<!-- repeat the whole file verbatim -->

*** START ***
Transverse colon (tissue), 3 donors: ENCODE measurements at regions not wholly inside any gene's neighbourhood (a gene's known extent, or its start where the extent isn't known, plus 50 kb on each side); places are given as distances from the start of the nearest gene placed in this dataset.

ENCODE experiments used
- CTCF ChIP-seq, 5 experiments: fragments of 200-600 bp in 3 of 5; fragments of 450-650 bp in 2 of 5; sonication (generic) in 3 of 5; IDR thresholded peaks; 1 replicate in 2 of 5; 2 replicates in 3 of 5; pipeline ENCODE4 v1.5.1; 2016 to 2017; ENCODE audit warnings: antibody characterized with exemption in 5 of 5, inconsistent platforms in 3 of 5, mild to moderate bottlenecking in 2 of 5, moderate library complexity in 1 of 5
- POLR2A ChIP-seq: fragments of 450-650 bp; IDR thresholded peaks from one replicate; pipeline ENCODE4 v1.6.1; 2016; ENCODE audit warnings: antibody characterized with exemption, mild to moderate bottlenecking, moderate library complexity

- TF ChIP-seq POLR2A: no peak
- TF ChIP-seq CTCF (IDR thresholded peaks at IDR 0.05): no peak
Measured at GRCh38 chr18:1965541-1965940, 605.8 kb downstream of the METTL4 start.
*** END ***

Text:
Transverse colon (tissue), 3 donors: ENCODE measurements at regions not wholly inside any gene's neighbourhood (a gene's known extent, or its start where the extent isn't known, plus 50 kb on each side); places are given as distances from the start of the nearest gene placed in this dataset.

ENCODE experiments used
- CTCF ChIP-seq, 5 experiments: fragments of 200-600 bp in 3 of 5; fragments of 450-650 bp in 2 of 5; sonication (generic) in 3 of 5; IDR thresholded peaks; 1 replicate in 2 of 5; 2 replicates in 3 of 5; pipeline ENCODE4 v1.5.1; 2016 to 2017; ENCODE audit warnings: antibody characterized with exemption in 5 of 5, inconsistent platforms in 3 of 5, mild to moderate bottlenecking in 2 of 5, moderate library complexity in 1 of 5
- POLR2A ChIP-seq: fragments of 450-650 bp; IDR thresholded peaks from one replicate; pipeline ENCODE4 v1.6.1; 2016; ENCODE audit warnings: antibody characterized with exemption, mild to moderate bottlenecking, moderate library complexity

- TF ChIP-seq POLR2A: no peak
- TF ChIP-seq CTCF (IDR thresholded peaks at IDR 0.05): no peak
Measured at GRCh38 chr18:1965541-1965940, 605.8 kb downstream of the METTL4 start.